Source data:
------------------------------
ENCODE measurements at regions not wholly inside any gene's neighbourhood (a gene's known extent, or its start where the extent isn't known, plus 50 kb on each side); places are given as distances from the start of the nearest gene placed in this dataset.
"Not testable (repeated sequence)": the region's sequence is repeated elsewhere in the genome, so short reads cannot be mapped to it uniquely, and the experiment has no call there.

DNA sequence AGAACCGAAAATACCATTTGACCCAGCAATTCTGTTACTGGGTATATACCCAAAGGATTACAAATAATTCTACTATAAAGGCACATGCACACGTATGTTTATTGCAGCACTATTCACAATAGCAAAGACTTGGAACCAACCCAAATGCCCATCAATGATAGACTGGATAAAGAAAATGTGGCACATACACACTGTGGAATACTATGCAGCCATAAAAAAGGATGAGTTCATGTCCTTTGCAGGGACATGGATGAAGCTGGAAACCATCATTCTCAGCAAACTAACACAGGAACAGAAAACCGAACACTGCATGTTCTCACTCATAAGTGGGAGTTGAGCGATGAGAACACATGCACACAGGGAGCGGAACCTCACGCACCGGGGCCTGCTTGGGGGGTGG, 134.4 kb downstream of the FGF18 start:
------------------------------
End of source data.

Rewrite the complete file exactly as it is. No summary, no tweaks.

ENCODE measurements at regions not wholly inside any gene's neighbourhood (a gene's known extent, or its start where the extent isn't known, plus 50 kb on each side); places are given as distances from the start of the nearest gene placed in this dataset.
"Not testable (repeated sequence)": the region's sequence is repeated elsewhere in the genome, so short reads cannot be mapped to it uniquely, and the experiment has no call there.

DNA sequence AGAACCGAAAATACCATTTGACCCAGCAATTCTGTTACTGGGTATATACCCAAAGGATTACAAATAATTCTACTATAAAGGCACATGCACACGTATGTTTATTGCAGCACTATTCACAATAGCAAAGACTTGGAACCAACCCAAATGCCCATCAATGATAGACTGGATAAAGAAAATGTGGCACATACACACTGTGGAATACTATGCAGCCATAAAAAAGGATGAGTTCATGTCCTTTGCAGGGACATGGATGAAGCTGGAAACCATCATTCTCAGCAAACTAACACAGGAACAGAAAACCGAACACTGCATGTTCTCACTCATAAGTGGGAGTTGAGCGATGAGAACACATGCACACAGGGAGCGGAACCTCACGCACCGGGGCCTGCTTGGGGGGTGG, 134.4 kb downstream of the FGF18 start: